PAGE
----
In How vs. Meakin, 115 Mass., 326, the court held that it was not a violation of the law to hire a horse and drive to a neighboring town to attend the funeral of plaintiff’s brother.
But it was held in a later case that plaintiff, who had been to a funeral on the Lord’s day and was returning therefrom by a somewhat circuitous route for the purpose of calling upon a relative, was not entitled to recover for damages sustained by reason of a defect in the highway. This was the opinion of a divided court as has been the case in several decisions where the question of “necessity or charity” has been a close one.
Such are a few of the interesting cases which have arisen in our Courts involving discussion of the law originally framed in 1636, and which still makes it a criminal offence punishable by a fine of ten dollars to walk or ride upon the Lord’s day, save from necessity or charity, while our cities furnish free concerts and license all sorts of performances in places of public amusement under the guise of “sacred” concerts, upon the day which our fathers thought and meant should be set apart for moral reflection ... on the duties of life ... and for public and private worship of the Maker, Governor, and Judge of the world.
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A ROMANCE OF COLONIAL DAYS.
BY FRANCES C. SPARHAWK, Author of “A Lazy Man’s Work.”
THE STAB IN THE BACK.
A brighter morning for a wedding never dawned. The house was alive with merry voices and the echo of footsteps hurrying to and fro. The most fashionable society of the city was to be present at the ceremony which was to take place at noon. Then would come the festivities, the feast, the dancing, and after that the drive of the newly-married pair to the beautiful house three miles away, that Stephen Archdale had built and furnished for his bride, and that had never yet been a home.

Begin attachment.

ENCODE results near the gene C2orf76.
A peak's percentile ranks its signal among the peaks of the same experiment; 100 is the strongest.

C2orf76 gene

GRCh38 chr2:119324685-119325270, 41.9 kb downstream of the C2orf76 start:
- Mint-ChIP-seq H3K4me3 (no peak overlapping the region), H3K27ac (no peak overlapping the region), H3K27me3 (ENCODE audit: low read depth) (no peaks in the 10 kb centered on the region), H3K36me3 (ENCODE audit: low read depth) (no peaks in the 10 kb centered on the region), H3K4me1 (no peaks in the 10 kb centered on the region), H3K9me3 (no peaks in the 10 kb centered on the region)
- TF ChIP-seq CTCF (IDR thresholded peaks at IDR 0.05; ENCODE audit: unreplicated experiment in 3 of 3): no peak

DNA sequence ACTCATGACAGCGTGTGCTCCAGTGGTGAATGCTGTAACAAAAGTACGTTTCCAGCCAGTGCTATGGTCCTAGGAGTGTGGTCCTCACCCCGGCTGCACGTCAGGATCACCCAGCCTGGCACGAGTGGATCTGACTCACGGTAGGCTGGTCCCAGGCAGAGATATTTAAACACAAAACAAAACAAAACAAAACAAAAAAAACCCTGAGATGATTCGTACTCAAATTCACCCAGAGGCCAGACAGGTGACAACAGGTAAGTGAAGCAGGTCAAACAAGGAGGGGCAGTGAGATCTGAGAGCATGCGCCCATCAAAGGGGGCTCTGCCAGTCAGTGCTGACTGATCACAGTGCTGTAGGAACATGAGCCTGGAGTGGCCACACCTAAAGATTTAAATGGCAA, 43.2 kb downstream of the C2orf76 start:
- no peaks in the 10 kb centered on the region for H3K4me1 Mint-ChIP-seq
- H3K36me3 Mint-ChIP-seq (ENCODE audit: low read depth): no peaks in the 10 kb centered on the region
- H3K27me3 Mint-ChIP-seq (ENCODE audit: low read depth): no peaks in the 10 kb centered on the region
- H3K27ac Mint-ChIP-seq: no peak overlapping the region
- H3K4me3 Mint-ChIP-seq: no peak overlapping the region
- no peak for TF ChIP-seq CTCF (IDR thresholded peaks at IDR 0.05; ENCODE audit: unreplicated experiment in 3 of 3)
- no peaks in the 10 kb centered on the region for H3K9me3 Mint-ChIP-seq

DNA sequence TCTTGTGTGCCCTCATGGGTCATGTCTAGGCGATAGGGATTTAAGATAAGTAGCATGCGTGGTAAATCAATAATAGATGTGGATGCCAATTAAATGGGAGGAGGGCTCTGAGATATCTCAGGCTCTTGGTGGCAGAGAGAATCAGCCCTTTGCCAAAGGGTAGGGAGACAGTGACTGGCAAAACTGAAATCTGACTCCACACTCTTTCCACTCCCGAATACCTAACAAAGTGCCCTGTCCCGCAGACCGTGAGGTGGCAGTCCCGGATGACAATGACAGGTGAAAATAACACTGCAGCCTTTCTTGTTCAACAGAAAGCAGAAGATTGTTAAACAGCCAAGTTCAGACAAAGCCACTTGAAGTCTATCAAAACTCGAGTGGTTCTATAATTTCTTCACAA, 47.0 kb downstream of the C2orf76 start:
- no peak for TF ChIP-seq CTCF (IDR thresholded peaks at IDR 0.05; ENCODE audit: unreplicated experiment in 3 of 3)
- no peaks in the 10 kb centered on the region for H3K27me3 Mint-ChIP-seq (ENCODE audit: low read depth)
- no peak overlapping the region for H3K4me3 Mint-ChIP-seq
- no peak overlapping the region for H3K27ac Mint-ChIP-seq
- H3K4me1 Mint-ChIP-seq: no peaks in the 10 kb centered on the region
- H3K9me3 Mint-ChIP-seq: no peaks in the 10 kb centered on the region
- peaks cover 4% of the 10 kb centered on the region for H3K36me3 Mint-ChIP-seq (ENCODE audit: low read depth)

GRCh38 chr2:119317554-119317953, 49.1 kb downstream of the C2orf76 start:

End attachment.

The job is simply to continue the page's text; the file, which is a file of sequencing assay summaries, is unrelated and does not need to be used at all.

Before the appointed hour the guests began to arrive and to fill the great drawing-room. There each one on entering walked toward the huge fire-place, in which on an immense bed of coals glowing with a brilliancy that outshone the rich red furniture and hangings of the room lay great logs, which blazed in their fervor of hospitable intent and radiated a small circle of comfort from the heat that did not escape up the chimney. The rich attire of the guests could bear the bright sunlight that streamed in through the numberless little panes of the windows, and the gay colors that they wore showed off well against the dark wainscotting of the room and its antique tapestries. The ladies were gorgeous in silks and velvets which were well displayed over enormous hoops. On their heads, where the well-powdered hair was built up in a tower nearly a foot in height, were flowers or feathers. Precious stones fastened the folds of rich kerchiefs, sparkled on dainty fingers,